The Texans used free agency to become an even bigger dumpster fire


The Houston Texans entered free agency as one of the most flush teams in the NFL, even with the contracting salary cap. Now, almost a week in, the team has just $2 million left — and stunningly little to show for it.

It’s not a question of activity, rather on the contrary. Houston has been one of the most active teams in free agency so far, signing 26 players, trading for four more, and completely reworking the entire roster. The issue is that that in combing these deal it’s hard to find a single one that makes the Texans a better team on the football field.

We’re left with a stunningly bizarre scenario tantamount to shuffling deck chairs on the Titanic. The Texans have bled top-end talent, and invested all their money into middling replacements, including six cast offs from the New England Patriots who have history with new GM Nick Casserio. The majority of these new contracts are for two years at most, further muddying the water and raising questions whether the Texans are actually trying to change the culture and form a winning football team, or tossing $22 million worth of bait in the water, and hoping they catch something.

The naive, positive way to look at the Texans’ decisions so far.

Knowing the team was lacking talent across the 53, Casserio and incoming head coach David Culley are looking to evaluate the entire roster from the ground up with players they’re familiar with. Choosing not to over-extend on long term deals, the team is instead looking to sure up the foundation, while keeping the future financial solvency of the team intact.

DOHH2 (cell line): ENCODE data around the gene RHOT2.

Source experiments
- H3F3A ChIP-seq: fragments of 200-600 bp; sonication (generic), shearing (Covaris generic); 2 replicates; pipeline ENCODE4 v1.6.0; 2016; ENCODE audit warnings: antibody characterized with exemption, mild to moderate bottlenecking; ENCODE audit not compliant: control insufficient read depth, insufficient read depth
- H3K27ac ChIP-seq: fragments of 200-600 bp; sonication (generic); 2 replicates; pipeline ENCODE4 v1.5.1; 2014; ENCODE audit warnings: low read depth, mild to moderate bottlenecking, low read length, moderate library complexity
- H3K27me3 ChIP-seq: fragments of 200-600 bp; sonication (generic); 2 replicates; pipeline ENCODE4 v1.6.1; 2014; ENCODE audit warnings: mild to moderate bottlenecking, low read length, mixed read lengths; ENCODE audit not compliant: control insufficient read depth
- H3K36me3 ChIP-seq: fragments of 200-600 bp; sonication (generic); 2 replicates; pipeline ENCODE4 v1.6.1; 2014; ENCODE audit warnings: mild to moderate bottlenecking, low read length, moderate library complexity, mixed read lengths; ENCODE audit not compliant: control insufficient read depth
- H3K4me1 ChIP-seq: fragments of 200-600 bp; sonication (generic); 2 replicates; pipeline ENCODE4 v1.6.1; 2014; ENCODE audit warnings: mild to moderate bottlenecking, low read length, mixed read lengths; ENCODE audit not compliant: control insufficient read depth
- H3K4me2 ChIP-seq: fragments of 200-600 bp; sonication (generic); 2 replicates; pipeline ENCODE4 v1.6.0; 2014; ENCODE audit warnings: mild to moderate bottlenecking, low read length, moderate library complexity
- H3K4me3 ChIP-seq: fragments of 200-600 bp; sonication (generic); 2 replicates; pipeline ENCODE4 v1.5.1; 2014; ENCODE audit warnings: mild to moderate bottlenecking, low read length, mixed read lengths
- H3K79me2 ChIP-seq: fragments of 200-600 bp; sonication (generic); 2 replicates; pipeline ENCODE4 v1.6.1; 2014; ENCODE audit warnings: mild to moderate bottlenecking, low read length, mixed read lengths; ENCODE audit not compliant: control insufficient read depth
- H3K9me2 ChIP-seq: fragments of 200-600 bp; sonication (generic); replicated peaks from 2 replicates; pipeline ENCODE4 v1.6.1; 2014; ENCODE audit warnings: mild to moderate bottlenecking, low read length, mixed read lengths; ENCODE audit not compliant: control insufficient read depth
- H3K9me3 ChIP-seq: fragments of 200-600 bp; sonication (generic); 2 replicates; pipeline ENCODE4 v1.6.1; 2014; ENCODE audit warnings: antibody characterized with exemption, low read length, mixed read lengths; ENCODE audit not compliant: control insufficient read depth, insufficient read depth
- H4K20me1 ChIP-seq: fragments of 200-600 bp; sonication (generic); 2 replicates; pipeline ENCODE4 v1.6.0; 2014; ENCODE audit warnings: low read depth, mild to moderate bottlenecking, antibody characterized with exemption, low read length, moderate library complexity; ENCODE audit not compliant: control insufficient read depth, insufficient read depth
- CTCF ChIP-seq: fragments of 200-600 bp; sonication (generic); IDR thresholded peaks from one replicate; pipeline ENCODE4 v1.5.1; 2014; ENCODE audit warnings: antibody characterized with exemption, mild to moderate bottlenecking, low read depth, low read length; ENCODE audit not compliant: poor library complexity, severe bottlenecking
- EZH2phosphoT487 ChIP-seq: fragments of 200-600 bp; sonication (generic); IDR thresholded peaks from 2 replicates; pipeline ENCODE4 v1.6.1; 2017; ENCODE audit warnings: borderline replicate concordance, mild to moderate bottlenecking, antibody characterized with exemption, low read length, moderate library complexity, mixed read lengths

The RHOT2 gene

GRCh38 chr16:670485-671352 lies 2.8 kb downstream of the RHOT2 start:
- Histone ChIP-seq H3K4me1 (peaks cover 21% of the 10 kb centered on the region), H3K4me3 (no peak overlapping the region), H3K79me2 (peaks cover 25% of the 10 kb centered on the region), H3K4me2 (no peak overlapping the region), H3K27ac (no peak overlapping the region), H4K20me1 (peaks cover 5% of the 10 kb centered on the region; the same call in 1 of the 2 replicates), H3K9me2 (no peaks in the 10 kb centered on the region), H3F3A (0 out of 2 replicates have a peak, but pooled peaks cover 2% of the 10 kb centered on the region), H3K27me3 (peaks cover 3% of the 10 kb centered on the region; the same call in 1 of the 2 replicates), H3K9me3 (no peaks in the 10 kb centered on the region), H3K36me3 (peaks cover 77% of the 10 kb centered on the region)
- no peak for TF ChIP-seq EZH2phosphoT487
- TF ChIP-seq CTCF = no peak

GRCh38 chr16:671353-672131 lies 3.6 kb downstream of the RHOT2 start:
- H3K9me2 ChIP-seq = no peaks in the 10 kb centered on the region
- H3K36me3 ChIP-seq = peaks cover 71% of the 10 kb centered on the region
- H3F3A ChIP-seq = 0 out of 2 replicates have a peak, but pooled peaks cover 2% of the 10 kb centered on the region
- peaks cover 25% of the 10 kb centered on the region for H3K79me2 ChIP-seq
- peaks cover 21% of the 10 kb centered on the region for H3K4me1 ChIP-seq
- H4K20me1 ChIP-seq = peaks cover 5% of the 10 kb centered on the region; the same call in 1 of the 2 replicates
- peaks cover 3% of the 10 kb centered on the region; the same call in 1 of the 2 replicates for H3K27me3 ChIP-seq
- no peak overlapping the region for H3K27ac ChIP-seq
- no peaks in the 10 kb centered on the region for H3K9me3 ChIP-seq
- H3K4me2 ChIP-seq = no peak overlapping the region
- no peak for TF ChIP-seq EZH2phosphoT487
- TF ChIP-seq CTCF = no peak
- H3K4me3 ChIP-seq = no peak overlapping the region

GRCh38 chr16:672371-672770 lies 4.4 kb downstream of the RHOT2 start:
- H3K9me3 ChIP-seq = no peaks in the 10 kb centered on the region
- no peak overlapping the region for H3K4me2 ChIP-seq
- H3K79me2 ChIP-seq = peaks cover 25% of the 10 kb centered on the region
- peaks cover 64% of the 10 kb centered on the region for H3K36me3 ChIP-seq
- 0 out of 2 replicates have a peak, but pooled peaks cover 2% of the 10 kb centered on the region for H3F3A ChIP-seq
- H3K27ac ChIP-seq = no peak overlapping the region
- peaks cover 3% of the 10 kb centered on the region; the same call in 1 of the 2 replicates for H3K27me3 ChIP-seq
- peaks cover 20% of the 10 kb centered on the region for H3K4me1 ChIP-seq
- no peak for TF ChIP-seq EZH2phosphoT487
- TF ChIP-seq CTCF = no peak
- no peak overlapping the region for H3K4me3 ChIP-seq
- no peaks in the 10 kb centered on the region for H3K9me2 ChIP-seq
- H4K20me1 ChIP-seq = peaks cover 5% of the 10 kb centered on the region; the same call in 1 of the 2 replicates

This will mean that should a few players of this large group break out, the Texans will have the money in 2022 to ink them long term, and better evaluate problem areas for the next draft and free agency period.

The negative, more accurate way to look at the Texans decisions.

There is very little logic behind what Houston is doing, especially considering that publicly the team is saying they’re not interested in trading Deshaun Watson, and plans to keep building around him.

A year ago the team traded DeAndre Hopkins, decimating the offense — now they’ve allowed Will Fuller, one of the best receivers on the team to walk. In his place they’ve added a handful of magic beans, and traded for Ryan Izzo, a former tight end from New England who had 199 yards receiving last year.

The biggest money the team has given out is a 1 year, $10 million deal for … quarterback Tyrod Taylor. A mystifying, bizarre move that only makes sense if the team is actually going to move Watson, which again, they’re insistent on not doing.

This is a team that finished 10-6 in 2019, and won a damn playoff game. They only got stopped by eventual Super Bowl champion Kansas City. The consensus following the season was that Houston was on the right track, they just needed more superstars to takr the team to the next level.

Instead we’re looking at the least talented roster in the NFL finding a way to get even worse, while spending almost all its available free agency money. More can, and will be freed up with cuts — but at this point it’s impossible to believe the Texans will either pursue top free agents, or believe there will be enough talent out there for the team to truly upgrade in the final days.

Are the Texans the NFL’s biggest dumpster fire?

Yes. More accurately, hell yes. The worst part is that this has been the biggest unforced error in the NFL. None of this needed to happen, but Houston has been making a concerted effort to destroy their organization from the ground up. We’ve seen teams just be bad in the past, but nothing quite like what’s been happening to the Texans since the beginning of the year.

Fans don’t deserve this. The people of Houston don’t deserve this. Players who were on the 2019 playoff team don’t deserve this. This is a mess, and maybe this team proves me wrong in six months, but I’ll wager we’re about to see one of the worst football teams of all time take the field.



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